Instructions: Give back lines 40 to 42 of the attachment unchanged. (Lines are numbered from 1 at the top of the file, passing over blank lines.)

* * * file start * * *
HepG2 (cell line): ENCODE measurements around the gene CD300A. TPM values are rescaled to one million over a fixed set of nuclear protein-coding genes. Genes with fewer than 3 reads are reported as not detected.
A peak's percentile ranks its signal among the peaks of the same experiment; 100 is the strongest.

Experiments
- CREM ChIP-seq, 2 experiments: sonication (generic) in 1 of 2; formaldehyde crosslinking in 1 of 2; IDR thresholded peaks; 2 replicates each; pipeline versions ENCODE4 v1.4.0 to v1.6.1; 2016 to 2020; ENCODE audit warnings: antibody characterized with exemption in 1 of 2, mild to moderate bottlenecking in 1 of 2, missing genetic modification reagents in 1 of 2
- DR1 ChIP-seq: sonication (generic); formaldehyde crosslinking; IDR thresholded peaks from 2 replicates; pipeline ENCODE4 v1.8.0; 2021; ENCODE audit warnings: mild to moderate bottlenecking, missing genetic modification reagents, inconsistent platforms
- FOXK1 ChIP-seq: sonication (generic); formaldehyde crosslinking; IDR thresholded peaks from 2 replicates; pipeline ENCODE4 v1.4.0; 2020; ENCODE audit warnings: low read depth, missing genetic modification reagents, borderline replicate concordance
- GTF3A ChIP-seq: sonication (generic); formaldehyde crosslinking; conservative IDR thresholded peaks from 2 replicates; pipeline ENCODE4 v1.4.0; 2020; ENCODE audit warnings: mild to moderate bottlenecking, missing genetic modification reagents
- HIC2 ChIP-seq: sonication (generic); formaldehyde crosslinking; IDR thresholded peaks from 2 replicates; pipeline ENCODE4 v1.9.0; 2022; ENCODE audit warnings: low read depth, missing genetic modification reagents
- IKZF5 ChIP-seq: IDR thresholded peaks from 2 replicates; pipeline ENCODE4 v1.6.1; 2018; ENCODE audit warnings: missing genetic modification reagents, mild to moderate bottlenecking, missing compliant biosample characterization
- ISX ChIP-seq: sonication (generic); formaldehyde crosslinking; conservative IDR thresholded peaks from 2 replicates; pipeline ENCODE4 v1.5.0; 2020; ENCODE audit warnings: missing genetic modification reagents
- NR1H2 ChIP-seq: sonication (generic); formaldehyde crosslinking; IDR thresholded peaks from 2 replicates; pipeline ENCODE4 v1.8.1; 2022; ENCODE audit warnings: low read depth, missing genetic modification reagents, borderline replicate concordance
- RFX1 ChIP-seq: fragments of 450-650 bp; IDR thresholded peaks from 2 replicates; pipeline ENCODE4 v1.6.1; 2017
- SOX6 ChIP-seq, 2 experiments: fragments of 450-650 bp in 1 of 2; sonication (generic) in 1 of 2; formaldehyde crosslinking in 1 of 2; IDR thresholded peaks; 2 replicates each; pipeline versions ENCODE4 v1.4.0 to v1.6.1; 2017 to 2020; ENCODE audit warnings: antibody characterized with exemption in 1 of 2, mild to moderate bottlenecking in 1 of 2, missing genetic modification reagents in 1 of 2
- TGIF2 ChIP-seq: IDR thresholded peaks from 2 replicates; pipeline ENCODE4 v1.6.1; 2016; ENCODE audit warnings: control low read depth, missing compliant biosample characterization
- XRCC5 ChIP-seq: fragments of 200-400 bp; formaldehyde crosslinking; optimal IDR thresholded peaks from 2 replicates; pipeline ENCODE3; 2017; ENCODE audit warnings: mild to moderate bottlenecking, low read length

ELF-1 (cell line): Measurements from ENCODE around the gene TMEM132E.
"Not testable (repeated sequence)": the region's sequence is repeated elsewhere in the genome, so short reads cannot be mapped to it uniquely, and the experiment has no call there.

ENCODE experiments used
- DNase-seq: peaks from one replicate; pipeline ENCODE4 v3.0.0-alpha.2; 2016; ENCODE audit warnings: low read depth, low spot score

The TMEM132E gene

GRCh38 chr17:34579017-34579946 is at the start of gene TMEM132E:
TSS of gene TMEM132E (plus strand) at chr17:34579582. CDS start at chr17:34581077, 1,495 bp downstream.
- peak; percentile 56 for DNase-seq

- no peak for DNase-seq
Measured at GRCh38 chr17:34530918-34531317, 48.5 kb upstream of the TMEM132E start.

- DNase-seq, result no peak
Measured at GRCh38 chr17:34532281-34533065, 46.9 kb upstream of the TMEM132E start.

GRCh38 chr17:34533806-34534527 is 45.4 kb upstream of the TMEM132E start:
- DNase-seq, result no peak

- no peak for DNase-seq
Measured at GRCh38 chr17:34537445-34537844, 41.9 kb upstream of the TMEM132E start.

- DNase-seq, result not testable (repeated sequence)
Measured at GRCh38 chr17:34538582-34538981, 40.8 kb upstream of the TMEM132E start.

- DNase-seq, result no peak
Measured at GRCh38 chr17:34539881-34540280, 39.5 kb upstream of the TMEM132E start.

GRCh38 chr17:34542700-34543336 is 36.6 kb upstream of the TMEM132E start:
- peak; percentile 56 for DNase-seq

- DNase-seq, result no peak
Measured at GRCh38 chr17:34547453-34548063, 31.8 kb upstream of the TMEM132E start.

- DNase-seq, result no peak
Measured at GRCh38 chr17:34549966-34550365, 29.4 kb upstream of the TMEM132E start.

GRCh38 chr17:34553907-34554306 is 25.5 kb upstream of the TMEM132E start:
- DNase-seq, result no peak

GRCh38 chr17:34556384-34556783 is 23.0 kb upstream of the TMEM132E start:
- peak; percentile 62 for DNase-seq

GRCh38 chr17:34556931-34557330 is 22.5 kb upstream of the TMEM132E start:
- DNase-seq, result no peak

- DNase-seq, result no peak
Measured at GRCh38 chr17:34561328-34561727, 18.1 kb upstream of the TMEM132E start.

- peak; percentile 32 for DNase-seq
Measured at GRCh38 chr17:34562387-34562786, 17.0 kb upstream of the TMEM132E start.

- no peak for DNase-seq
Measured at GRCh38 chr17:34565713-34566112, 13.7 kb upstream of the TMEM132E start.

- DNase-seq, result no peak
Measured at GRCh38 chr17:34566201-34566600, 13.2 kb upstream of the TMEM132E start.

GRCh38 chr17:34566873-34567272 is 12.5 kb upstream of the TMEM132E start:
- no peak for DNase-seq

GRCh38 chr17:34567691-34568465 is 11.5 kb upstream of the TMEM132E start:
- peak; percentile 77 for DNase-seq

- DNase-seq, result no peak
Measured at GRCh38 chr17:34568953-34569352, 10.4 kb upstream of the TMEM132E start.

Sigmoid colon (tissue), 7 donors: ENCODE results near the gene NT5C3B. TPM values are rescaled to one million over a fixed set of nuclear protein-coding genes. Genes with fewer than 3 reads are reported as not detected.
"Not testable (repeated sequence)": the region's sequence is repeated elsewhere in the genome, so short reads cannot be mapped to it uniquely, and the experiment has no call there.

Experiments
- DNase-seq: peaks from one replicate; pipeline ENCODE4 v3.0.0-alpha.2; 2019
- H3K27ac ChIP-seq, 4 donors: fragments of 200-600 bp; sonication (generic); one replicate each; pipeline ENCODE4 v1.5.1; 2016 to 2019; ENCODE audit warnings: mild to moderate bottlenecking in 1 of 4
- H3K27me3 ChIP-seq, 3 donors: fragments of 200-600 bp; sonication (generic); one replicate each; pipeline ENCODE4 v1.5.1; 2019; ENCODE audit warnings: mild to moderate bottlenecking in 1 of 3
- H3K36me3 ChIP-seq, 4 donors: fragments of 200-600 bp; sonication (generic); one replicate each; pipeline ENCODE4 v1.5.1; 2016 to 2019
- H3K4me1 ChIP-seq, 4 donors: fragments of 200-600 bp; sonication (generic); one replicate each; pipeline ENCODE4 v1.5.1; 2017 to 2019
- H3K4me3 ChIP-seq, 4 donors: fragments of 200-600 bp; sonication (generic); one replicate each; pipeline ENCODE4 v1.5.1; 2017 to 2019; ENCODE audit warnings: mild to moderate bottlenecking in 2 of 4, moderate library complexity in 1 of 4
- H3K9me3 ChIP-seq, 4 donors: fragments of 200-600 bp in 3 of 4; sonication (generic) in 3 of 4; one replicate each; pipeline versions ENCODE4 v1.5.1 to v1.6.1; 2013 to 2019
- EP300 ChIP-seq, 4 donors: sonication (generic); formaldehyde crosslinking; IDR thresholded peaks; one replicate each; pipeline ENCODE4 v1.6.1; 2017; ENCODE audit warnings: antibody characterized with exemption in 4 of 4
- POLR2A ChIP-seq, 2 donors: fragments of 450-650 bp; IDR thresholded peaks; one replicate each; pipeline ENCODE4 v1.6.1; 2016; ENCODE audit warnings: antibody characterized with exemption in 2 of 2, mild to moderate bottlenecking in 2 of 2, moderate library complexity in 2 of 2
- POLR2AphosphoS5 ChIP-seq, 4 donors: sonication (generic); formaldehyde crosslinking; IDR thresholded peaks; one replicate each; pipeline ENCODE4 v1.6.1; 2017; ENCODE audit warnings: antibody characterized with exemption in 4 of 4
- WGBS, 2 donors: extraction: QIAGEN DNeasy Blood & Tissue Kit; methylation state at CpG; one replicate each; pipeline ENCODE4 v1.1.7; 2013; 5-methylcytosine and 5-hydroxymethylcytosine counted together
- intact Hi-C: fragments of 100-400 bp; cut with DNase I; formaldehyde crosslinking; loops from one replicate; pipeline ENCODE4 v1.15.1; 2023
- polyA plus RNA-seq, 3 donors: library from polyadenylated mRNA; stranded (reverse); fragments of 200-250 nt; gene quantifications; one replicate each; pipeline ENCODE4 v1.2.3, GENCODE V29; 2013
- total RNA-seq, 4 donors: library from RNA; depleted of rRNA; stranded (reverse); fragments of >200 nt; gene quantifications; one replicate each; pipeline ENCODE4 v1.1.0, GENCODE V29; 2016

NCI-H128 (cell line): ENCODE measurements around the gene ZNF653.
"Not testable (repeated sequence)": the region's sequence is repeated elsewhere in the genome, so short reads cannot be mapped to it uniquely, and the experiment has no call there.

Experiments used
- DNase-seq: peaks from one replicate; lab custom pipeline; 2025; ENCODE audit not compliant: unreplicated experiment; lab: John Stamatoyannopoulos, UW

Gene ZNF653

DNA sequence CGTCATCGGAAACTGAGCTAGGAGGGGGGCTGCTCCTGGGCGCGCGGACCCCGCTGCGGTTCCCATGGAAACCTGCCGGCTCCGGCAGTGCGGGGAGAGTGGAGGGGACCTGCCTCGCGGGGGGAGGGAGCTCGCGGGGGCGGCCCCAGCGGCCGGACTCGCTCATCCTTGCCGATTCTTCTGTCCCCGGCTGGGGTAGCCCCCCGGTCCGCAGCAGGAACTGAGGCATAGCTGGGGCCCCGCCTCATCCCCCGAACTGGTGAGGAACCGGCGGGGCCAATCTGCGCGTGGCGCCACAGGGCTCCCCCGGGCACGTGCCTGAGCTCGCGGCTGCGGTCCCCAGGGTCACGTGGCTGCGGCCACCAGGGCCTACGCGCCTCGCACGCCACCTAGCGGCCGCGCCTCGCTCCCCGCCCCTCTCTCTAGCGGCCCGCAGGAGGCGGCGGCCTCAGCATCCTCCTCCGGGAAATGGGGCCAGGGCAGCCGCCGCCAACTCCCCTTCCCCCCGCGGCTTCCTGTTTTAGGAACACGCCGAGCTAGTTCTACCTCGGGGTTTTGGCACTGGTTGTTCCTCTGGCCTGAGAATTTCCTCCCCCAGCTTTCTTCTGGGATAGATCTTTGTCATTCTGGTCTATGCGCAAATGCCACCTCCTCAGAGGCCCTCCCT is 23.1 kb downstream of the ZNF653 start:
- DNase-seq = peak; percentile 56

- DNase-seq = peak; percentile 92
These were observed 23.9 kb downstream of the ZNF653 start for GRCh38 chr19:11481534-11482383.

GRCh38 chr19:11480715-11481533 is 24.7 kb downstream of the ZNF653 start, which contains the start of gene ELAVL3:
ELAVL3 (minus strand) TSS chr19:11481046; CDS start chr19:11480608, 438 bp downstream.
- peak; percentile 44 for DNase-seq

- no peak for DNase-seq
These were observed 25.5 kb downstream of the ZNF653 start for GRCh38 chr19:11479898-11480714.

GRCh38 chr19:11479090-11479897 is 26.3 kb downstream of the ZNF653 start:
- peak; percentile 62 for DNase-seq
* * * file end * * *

- DNase-seq, result no peak
Measured at GRCh38 chr17:34549966-34550365, 29.4 kb upstream of the TMEM132E start.

GRCh38 chr17:34553907-34554306 is 25.5 kb upstream of the TMEM132E start: